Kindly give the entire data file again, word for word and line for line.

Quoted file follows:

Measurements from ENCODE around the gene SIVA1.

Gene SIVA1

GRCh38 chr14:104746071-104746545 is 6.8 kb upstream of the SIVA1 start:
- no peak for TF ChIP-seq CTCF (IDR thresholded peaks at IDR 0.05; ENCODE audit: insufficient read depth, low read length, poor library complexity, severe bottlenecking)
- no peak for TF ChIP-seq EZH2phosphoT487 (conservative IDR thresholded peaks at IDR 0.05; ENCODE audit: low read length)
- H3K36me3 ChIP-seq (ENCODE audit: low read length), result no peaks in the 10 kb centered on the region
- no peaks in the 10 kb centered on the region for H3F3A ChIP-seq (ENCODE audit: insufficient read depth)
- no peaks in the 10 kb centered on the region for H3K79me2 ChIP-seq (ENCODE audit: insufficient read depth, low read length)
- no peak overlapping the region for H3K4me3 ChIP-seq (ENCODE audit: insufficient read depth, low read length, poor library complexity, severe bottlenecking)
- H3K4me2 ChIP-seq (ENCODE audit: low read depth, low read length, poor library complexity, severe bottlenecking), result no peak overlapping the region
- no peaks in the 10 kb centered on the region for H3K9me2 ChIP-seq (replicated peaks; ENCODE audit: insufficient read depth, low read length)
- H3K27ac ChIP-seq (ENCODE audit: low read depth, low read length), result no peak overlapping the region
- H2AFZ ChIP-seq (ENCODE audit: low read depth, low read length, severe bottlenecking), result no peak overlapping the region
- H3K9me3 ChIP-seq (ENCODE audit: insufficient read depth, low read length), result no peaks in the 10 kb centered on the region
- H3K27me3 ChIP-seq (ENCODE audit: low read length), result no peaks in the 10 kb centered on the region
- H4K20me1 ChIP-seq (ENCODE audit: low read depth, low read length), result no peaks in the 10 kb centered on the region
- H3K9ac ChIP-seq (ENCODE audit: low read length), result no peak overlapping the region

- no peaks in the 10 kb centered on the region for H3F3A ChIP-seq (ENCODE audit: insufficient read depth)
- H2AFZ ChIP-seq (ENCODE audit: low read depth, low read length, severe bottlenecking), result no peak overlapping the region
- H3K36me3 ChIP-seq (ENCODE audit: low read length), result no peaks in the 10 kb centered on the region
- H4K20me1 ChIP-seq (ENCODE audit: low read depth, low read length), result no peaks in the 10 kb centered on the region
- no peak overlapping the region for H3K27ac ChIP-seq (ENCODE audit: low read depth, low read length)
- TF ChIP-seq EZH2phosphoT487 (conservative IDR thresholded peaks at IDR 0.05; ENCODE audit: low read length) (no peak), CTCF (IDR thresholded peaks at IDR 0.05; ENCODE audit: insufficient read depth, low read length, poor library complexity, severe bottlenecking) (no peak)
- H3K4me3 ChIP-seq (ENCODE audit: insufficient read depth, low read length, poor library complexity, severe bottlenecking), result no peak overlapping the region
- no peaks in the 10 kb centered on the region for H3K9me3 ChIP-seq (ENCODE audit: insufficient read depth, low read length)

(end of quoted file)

Measurements from ENCODE around the gene SIVA1.

Gene SIVA1

GRCh38 chr14:104746071-104746545 is 6.8 kb upstream of the SIVA1 start:
- no peak for TF ChIP-seq CTCF (IDR thresholded peaks at IDR 0.05; ENCODE audit: insufficient read depth, low read length, poor library complexity, severe bottlenecking)
- no peak for TF ChIP-seq EZH2phosphoT487 (conservative IDR thresholded peaks at IDR 0.05; ENCODE audit: low read length)
- H3K36me3 ChIP-seq (ENCODE audit: low read length), result no peaks in the 10 kb centered on the region
- no peaks in the 10 kb centered on the region for H3F3A ChIP-seq (ENCODE audit: insufficient read depth)
- no peaks in the 10 kb centered on the region for H3K79me2 ChIP-seq (ENCODE audit: insufficient read depth, low read length)
- no peak overlapping the region for H3K4me3 ChIP-seq (ENCODE audit: insufficient read depth, low read length, poor library complexity, severe bottlenecking)
- H3K4me2 ChIP-seq (ENCODE audit: low read depth, low read length, poor library complexity, severe bottlenecking), result no peak overlapping the region
- no peaks in the 10 kb centered on the region for H3K9me2 ChIP-seq (replicated peaks; ENCODE audit: insufficient read depth, low read length)
- H3K27ac ChIP-seq (ENCODE audit: low read depth, low read length), result no peak overlapping the region
- H2AFZ ChIP-seq (ENCODE audit: low read depth, low read length, severe bottlenecking), result no peak overlapping the region
- H3K9me3 ChIP-seq (ENCODE audit: insufficient read depth, low read length), result no peaks in the 10 kb centered on the region
- H3K27me3 ChIP-seq (ENCODE audit: low read length), result no peaks in the 10 kb centered on the region
- H4K20me1 ChIP-seq (ENCODE audit: low read depth, low read length), result no peaks in the 10 kb centered on the region
- H3K9ac ChIP-seq (ENCODE audit: low read length), result no peak overlapping the region

- no peaks in the 10 kb centered on the region for H3F3A ChIP-seq (ENCODE audit: insufficient read depth)
- H2AFZ ChIP-seq (ENCODE audit: low read depth, low read length, severe bottlenecking), result no peak overlapping the region
- H3K36me3 ChIP-seq (ENCODE audit: low read length), result no peaks in the 10 kb centered on the region
- H4K20me1 ChIP-seq (ENCODE audit: low read depth, low read length), result no peaks in the 10 kb centered on the region
- no peak overlapping the region for H3K27ac ChIP-seq (ENCODE audit: low read depth, low read length)
- TF ChIP-seq EZH2phosphoT487 (conservative IDR thresholded peaks at IDR 0.05; ENCODE audit: low read length) (no peak), CTCF (IDR thresholded peaks at IDR 0.05; ENCODE audit: insufficient read depth, low read length, poor library complexity, severe bottlenecking) (no peak)
- H3K4me3 ChIP-seq (ENCODE audit: insufficient read depth, low read length, poor library complexity, severe bottlenecking), result no peak overlapping the region
- no peaks in the 10 kb centered on the region for H3K9me3 ChIP-seq (ENCODE audit: insufficient read depth, low read length)